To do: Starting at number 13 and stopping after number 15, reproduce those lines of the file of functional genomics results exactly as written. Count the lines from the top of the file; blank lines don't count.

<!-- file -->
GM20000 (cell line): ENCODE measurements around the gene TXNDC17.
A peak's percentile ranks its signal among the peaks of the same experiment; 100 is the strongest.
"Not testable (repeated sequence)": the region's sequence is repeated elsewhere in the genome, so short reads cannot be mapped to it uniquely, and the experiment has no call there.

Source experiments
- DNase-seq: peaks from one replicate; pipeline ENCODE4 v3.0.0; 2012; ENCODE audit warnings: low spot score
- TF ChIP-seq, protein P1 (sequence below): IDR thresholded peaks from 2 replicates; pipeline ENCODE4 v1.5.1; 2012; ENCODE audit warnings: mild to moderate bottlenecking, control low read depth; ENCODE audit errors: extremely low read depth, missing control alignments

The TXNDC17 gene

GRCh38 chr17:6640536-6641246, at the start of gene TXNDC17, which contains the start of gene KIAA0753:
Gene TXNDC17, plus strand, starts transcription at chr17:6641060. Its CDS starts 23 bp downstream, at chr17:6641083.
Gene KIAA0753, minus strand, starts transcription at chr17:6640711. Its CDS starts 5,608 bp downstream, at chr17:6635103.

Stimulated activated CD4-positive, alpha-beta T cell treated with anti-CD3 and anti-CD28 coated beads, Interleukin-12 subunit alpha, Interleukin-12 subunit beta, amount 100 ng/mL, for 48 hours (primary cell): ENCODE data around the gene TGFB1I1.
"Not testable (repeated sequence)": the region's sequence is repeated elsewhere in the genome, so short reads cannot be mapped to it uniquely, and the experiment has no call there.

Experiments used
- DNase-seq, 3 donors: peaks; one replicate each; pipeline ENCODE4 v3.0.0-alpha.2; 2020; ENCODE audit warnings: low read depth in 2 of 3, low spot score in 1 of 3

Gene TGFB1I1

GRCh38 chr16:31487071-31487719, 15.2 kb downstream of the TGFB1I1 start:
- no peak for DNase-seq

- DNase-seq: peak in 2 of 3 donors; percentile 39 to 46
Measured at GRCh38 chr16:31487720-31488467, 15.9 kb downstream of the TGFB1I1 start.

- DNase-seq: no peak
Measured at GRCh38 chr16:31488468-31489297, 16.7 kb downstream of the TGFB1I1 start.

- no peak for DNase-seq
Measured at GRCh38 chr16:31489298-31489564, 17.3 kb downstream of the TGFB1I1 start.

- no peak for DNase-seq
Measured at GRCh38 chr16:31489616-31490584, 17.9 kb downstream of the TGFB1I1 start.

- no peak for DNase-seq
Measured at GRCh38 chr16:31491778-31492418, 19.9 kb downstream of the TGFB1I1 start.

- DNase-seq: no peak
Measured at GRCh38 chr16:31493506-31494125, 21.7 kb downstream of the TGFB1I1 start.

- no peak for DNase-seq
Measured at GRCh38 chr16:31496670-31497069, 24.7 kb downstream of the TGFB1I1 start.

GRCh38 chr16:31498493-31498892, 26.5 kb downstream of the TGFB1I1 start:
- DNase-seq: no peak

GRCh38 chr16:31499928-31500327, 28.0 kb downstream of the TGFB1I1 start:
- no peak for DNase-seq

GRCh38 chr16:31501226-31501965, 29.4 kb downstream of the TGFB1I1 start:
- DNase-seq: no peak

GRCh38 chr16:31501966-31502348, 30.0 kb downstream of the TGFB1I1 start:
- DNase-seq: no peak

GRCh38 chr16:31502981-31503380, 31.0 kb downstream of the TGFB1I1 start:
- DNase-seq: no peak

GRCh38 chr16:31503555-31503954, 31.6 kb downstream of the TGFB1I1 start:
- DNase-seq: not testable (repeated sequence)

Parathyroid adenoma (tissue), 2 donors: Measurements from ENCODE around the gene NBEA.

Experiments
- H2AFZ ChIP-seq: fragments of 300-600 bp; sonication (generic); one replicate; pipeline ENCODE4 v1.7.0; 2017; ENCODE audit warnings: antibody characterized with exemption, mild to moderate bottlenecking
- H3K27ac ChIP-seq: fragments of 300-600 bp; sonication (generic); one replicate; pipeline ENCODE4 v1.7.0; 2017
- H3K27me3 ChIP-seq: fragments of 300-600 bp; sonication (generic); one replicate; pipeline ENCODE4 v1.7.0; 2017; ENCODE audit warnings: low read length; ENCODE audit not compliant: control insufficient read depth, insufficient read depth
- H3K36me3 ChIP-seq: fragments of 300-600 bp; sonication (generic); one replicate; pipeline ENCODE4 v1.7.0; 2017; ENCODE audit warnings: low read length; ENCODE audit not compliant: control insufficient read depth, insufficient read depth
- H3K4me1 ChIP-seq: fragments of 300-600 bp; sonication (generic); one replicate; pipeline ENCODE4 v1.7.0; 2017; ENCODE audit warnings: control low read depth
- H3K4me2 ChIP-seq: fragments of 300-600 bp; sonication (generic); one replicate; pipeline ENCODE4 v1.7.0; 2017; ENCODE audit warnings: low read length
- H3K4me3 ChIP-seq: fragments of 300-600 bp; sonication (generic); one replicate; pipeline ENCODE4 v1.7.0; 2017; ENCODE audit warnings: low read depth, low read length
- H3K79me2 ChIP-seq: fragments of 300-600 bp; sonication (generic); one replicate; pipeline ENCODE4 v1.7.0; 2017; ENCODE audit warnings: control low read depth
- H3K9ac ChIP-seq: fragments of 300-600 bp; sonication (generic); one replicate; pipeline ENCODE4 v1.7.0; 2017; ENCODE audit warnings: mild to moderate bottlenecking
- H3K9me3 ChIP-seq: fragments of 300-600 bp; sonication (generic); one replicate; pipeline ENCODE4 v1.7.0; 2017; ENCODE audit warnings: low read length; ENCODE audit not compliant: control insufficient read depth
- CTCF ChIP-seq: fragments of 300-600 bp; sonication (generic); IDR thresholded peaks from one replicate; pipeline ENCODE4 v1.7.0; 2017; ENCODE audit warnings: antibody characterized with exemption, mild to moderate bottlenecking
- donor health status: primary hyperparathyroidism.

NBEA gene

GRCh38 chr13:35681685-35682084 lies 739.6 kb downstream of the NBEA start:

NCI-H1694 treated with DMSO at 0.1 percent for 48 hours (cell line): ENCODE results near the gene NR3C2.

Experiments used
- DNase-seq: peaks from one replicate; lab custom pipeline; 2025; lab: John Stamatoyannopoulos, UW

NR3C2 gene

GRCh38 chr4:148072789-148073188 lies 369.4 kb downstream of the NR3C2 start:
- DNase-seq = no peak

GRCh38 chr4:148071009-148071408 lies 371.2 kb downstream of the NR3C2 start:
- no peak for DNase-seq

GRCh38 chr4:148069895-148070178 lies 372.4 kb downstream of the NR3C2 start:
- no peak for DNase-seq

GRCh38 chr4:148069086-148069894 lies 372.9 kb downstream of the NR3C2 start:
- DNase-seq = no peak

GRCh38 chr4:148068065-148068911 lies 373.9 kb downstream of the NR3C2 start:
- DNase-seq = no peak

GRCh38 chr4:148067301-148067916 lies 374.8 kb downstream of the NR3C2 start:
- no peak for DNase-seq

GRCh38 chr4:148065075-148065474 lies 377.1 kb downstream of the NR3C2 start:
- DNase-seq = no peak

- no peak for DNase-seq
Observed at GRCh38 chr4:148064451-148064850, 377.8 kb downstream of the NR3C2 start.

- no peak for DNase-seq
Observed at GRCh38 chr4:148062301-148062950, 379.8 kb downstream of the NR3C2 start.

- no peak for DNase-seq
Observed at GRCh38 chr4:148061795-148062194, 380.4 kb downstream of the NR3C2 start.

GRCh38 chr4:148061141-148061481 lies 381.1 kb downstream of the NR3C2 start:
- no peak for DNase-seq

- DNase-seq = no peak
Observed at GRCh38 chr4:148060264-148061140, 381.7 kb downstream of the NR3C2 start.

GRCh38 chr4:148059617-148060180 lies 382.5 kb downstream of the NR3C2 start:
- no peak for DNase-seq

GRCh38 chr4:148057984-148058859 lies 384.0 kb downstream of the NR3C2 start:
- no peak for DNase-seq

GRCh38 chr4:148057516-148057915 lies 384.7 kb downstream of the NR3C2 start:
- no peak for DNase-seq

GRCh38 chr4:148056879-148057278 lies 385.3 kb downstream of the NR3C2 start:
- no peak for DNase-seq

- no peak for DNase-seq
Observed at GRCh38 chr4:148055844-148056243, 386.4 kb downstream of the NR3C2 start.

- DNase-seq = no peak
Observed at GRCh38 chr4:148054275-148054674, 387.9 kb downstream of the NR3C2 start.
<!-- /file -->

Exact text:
Experiments used
- DNase-seq, 3 donors: peaks; one replicate each; pipeline ENCODE4 v3.0.0-alpha.2; 2020; ENCODE audit warnings: low read depth in 2 of 3, low spot score in 1 of 3

Gene TGFB1I1